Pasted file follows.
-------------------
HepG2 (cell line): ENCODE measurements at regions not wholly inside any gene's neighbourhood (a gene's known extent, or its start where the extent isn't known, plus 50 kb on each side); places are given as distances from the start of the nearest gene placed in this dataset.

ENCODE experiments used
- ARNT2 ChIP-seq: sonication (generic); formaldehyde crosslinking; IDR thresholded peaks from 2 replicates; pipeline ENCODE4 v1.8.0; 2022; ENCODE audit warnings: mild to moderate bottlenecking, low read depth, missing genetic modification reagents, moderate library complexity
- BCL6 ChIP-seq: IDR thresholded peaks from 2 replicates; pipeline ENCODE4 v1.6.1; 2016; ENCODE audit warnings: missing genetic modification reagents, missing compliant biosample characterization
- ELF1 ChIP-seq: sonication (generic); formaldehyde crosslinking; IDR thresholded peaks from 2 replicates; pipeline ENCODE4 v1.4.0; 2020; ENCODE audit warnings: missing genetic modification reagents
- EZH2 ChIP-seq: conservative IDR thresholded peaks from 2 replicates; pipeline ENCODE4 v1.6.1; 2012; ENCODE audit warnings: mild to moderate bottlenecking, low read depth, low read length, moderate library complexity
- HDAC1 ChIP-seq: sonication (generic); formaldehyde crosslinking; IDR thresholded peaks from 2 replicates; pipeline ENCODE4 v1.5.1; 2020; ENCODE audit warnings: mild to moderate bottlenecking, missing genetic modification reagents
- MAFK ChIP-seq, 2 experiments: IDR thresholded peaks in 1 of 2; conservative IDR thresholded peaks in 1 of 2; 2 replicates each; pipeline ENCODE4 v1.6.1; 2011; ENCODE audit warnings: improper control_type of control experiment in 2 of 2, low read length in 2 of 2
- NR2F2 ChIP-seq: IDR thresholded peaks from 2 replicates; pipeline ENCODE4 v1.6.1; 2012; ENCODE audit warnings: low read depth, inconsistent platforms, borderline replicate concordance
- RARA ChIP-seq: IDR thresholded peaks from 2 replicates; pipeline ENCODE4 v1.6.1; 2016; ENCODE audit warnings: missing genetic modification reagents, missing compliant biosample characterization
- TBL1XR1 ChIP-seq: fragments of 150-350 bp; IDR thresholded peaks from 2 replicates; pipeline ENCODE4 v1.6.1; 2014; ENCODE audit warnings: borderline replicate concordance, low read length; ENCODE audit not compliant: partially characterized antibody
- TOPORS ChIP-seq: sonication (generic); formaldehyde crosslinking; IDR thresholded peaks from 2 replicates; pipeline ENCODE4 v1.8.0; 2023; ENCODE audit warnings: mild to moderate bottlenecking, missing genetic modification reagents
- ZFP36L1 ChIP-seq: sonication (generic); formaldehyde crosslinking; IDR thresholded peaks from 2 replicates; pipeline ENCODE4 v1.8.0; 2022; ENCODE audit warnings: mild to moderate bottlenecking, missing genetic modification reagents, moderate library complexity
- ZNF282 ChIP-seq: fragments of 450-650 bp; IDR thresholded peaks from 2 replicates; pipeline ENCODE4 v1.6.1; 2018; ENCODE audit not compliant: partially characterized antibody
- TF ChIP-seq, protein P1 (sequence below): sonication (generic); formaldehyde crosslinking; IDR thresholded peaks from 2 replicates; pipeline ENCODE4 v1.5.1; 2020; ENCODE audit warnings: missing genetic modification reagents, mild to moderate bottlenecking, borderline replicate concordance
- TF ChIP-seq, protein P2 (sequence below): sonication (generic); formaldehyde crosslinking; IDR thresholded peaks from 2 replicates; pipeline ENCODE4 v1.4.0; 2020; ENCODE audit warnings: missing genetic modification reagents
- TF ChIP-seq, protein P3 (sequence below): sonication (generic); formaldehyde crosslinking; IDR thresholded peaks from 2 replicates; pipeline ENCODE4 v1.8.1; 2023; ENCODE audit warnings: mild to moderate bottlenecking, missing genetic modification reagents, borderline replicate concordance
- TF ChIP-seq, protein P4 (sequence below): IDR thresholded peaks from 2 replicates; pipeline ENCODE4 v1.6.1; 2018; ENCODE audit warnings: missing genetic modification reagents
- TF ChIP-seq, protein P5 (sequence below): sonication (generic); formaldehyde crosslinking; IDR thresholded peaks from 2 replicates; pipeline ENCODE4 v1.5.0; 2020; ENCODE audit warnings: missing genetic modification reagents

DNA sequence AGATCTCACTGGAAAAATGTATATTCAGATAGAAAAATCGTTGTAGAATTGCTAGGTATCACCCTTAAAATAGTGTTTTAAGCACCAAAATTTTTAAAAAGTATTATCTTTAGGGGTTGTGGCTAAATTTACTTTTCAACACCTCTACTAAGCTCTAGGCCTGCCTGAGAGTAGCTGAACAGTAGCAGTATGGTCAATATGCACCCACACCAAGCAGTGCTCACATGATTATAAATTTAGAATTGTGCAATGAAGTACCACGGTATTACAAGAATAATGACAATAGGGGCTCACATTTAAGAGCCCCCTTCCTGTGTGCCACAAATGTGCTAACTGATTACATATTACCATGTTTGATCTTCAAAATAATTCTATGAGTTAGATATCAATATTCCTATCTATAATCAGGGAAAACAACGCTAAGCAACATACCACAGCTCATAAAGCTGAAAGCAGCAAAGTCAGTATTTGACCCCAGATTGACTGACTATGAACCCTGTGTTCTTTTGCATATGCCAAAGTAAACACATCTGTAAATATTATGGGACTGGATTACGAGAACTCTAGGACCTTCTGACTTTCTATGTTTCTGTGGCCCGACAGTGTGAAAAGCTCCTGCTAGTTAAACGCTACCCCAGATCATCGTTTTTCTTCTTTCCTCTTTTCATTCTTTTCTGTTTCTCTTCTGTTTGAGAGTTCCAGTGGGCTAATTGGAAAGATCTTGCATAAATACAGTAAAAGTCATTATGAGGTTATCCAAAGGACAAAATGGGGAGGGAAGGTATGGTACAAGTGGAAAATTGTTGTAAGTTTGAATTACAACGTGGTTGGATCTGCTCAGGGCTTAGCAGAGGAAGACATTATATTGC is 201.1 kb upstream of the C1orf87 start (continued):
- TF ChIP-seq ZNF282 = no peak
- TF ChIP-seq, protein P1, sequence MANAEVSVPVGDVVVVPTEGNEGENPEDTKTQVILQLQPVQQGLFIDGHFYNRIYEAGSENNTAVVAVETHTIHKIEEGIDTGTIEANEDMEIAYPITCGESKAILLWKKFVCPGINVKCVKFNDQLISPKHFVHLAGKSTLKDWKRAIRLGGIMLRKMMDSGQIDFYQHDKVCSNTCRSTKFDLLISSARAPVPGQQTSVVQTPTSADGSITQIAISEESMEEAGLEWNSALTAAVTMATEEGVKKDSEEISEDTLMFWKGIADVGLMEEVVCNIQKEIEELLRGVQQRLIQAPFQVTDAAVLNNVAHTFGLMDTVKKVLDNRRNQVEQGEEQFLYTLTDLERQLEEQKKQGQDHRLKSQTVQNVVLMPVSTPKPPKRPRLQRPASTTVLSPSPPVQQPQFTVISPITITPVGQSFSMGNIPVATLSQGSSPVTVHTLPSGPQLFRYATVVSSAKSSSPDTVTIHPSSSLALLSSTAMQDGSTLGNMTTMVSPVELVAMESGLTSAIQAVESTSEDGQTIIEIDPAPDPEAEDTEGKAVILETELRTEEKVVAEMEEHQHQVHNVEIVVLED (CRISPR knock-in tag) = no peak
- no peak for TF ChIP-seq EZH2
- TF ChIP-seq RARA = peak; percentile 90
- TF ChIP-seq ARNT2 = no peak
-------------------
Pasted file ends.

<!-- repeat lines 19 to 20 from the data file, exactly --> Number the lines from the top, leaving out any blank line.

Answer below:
- TF ChIP-seq, protein P5 (sequence below): sonication (generic); formaldehyde crosslinking; IDR thresholded peaks from 2 replicates; pipeline ENCODE4 v1.5.0; 2020; ENCODE audit warnings: missing genetic modification reagents

DNA sequence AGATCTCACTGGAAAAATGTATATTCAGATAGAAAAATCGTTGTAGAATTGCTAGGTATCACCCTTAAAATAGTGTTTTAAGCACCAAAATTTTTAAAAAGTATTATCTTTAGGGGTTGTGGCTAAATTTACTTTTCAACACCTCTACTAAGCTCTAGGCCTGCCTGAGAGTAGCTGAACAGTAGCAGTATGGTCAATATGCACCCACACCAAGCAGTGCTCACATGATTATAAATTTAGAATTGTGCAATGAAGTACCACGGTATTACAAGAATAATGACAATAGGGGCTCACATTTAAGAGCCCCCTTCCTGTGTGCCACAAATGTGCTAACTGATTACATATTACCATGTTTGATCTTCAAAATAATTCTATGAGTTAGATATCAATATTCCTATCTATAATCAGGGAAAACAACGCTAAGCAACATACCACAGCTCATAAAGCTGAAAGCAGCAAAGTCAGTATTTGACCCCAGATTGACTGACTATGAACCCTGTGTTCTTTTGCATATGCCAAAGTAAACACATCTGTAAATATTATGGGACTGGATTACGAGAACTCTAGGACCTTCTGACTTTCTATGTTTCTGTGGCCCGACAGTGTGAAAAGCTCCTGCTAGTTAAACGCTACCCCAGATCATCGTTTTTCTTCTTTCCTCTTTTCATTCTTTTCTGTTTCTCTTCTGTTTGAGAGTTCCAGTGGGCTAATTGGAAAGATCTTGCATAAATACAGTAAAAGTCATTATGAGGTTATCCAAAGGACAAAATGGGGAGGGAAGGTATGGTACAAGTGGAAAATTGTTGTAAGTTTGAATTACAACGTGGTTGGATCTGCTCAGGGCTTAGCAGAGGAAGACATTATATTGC is 201.1 kb upstream of the C1orf87 start (continued):